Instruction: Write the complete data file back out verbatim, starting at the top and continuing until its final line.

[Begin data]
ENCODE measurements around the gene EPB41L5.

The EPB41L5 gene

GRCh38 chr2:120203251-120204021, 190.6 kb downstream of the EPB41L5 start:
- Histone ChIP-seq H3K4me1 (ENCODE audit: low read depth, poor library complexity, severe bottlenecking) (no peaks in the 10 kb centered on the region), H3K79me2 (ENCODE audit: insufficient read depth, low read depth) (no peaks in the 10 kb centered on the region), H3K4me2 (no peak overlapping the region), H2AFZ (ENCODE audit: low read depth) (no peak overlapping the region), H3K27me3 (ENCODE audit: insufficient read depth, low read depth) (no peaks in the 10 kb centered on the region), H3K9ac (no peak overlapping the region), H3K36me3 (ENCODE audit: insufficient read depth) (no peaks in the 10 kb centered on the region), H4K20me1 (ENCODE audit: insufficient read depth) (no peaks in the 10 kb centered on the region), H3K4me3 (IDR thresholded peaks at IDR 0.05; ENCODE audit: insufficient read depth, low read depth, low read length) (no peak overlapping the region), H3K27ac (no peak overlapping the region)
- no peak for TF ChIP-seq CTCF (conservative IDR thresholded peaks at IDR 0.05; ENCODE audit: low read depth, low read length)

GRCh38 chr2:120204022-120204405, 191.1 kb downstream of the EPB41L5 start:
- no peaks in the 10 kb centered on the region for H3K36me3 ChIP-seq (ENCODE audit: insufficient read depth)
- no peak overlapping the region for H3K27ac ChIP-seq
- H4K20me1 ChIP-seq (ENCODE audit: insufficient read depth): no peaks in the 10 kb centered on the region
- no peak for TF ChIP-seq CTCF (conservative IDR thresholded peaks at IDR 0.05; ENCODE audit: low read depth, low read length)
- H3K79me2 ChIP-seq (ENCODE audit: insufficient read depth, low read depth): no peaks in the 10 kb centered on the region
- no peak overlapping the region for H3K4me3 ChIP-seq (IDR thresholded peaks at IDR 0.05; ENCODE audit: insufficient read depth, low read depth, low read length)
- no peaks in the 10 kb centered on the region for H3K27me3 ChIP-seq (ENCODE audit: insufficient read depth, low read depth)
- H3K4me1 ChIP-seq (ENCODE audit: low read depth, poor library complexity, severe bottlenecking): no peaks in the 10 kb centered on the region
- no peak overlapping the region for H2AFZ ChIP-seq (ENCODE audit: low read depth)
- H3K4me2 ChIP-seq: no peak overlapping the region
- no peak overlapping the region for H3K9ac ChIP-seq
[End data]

ENCODE measurements around the gene EPB41L5.

The EPB41L5 gene

GRCh38 chr2:120203251-120204021, 190.6 kb downstream of the EPB41L5 start:
- Histone ChIP-seq H3K4me1 (ENCODE audit: low read depth, poor library complexity, severe bottlenecking) (no peaks in the 10 kb centered on the region), H3K79me2 (ENCODE audit: insufficient read depth, low read depth) (no peaks in the 10 kb centered on the region), H3K4me2 (no peak overlapping the region), H2AFZ (ENCODE audit: low read depth) (no peak overlapping the region), H3K27me3 (ENCODE audit: insufficient read depth, low read depth) (no peaks in the 10 kb centered on the region), H3K9ac (no peak overlapping the region), H3K36me3 (ENCODE audit: insufficient read depth) (no peaks in the 10 kb centered on the region), H4K20me1 (ENCODE audit: insufficient read depth) (no peaks in the 10 kb centered on the region), H3K4me3 (IDR thresholded peaks at IDR 0.05; ENCODE audit: insufficient read depth, low read depth, low read length) (no peak overlapping the region), H3K27ac (no peak overlapping the region)
- no peak for TF ChIP-seq CTCF (conservative IDR thresholded peaks at IDR 0.05; ENCODE audit: low read depth, low read length)

GRCh38 chr2:120204022-120204405, 191.1 kb downstream of the EPB41L5 start:
- no peaks in the 10 kb centered on the region for H3K36me3 ChIP-seq (ENCODE audit: insufficient read depth)
- no peak overlapping the region for H3K27ac ChIP-seq
- H4K20me1 ChIP-seq (ENCODE audit: insufficient read depth): no peaks in the 10 kb centered on the region
- no peak for TF ChIP-seq CTCF (conservative IDR thresholded peaks at IDR 0.05; ENCODE audit: low read depth, low read length)
- H3K79me2 ChIP-seq (ENCODE audit: insufficient read depth, low read depth): no peaks in the 10 kb centered on the region
- no peak overlapping the region for H3K4me3 ChIP-seq (IDR thresholded peaks at IDR 0.05; ENCODE audit: insufficient read depth, low read depth, low read length)
- no peaks in the 10 kb centered on the region for H3K27me3 ChIP-seq (ENCODE audit: insufficient read depth, low read depth)
- H3K4me1 ChIP-seq (ENCODE audit: low read depth, poor library complexity, severe bottlenecking): no peaks in the 10 kb centered on the region
- no peak overlapping the region for H2AFZ ChIP-seq (ENCODE audit: low read depth)
- H3K4me2 ChIP-seq: no peak overlapping the region
- no peak overlapping the region for H3K9ac ChIP-seq